Prime Minister Narendra Modi asserted that it synergized India’s growth imperative with the need for environment protection, while calling for the country to demonstrate leadership in tackling the global threat of climate change.
Inaugurating the state environment and forest ministers’ conference here, Modi said environment protection and development can go “hand in hand” but expressed disappointment that “lies” were being floated around in this regard.
Giving the example of the land bill, he said: “The provisions of the bill do not touch tribal and forest land. But serious misconceptions and lies are being spread about it.”
He urged those spreading such “lies” to desist from doing so and added that their attempts to “misguide society are harming the nation”.
The two-day conference, also attended by union Environment Minister Prakash Javadekar, seeks to focus on issues of air pollution and better techniques of solid waste management and sewage water treatment.
It will also discuss the recommendations of a report by a high-level committee, headed by former cabinet secretary T.S.R. Subramanian, recommending review of the country’s green laws.
Reflecting on his ministry’s expectations from the meet, Javadekar said he hoped all states would partner with the central government in its effort to protect the environment.
“We have planned for quite an intensive interaction on all important issues of forest and environment conservation. We will definitely have a good, working outcome,” Javadekar told IANS.
In his address, Modi also said India was ready to take the lead in fight against climate change but “people who lecture us on environment and the use of cleaner energy don’t give us nuclear fuel (for clean energy)”.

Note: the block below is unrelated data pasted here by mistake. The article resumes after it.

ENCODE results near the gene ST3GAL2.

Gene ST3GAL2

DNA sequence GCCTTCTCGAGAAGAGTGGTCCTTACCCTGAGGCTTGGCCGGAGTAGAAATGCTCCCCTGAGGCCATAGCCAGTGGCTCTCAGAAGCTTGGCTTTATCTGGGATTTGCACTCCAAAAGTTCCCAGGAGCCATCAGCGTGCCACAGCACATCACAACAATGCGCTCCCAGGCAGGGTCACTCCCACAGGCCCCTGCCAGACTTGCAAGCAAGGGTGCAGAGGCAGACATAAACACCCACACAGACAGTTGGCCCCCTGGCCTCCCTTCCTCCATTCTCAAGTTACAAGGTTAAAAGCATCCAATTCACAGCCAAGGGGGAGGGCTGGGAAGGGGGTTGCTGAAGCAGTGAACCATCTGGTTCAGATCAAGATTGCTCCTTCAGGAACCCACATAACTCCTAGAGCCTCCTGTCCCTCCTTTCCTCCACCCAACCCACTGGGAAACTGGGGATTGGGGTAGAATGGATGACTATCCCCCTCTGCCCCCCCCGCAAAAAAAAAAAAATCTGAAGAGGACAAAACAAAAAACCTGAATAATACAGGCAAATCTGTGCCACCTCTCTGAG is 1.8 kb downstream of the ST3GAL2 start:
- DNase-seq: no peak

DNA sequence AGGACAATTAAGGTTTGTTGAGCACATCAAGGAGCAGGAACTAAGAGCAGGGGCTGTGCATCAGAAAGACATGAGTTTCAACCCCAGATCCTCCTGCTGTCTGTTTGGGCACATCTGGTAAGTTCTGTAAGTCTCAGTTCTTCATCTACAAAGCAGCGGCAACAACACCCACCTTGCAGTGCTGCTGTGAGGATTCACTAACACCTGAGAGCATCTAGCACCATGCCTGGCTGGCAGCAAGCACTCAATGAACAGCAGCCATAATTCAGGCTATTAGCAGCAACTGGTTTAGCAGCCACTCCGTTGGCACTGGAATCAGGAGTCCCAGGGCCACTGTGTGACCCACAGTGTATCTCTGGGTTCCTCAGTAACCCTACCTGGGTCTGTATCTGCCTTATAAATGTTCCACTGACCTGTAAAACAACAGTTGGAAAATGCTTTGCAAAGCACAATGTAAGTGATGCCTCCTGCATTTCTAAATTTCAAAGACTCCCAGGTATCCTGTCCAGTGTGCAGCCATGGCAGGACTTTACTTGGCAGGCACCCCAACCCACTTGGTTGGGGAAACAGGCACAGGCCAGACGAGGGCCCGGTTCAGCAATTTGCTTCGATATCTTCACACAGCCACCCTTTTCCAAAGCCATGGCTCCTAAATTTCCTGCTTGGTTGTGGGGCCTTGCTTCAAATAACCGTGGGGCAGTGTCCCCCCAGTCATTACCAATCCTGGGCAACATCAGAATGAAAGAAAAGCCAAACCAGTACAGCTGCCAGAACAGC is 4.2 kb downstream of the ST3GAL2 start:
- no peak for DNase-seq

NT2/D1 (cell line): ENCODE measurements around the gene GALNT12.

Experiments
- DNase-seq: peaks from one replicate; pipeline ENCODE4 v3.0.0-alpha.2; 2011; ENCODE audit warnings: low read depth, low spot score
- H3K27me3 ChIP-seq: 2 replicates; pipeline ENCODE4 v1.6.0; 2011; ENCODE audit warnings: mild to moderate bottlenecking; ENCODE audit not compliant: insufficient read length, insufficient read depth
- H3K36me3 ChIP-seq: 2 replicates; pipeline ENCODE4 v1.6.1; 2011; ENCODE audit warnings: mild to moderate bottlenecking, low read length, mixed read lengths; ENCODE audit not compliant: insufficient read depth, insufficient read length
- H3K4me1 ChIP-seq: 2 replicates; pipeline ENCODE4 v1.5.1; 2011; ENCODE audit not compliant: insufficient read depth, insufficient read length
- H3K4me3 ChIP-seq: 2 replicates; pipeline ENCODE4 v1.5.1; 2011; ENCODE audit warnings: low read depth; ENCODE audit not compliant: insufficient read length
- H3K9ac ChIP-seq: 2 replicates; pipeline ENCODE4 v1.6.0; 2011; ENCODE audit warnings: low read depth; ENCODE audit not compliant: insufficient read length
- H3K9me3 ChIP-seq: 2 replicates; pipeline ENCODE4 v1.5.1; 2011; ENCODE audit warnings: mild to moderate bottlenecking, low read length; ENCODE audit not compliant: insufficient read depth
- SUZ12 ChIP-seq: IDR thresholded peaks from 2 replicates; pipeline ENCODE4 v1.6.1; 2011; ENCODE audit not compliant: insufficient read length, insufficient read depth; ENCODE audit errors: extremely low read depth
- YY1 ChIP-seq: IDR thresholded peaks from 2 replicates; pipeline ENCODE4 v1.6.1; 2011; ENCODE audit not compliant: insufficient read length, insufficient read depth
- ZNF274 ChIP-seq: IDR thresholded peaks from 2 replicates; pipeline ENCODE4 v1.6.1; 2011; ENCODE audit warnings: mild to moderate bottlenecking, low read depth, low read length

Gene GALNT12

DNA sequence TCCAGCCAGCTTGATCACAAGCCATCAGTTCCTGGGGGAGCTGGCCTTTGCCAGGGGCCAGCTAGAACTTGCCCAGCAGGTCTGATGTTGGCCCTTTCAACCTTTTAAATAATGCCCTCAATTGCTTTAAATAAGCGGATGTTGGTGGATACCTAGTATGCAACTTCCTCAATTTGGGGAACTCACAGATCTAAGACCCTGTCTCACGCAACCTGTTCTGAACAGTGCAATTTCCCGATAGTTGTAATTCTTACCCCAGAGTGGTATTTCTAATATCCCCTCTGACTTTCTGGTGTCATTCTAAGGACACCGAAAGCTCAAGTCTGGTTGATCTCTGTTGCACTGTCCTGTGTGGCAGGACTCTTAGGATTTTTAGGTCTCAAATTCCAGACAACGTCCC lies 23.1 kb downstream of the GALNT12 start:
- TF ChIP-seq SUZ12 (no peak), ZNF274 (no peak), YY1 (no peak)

“These are double standards,” he said, adding that India has to take lead in thinking of ways to protect the environment.
“We must think of traditional methods to tackle environmental issues. There can be green solutions in our age-old traditions,” he said.
The prime minister sought to clear the “wrong impression” of India that it was not serious on environmental issues, saying the country had a culture in which the environment was equal to the divine.
“Respect for environment is in our DNA. As our ancestors have long served mankind, we should lead the efforts in protecting the environemnt. That should be our attitude towards climate change as well,” he said.
Encouraging people to adopt a healthy and clean-energy lifetsyle that could contribute to environment protection, Modi suggested the youth commit themselves to the use of bicycles for, at least, once a week.
He urged urban bodies to focus on solid waste management with programmes to generate wealth from it, adding that such authorities could recycle waste water and send it to farmers, who in turn would make use of it and provide other services like growing organic vegetables, which would make life easier for all.
The prime minister, who was presented a report on the status of tigers in India, expressed satisfaction on the increase in their number, adding that it reflects “India’s commitment to respect for nature”.
He also released a “Standard Terms of Reference for Environment Impact Analysis”, which was described by Javadekar as a step towards ensuring “ease of doing business”.
Modi also launched a National Air Quality Index, which will enable people across India to track the quality of air they breathe with the click of a button.
Available on the ministry’s website after the launch in 10 cities in the first phase, the colour-coded index indicating air quality will provide real-time data detailing the level of pollution in a given city.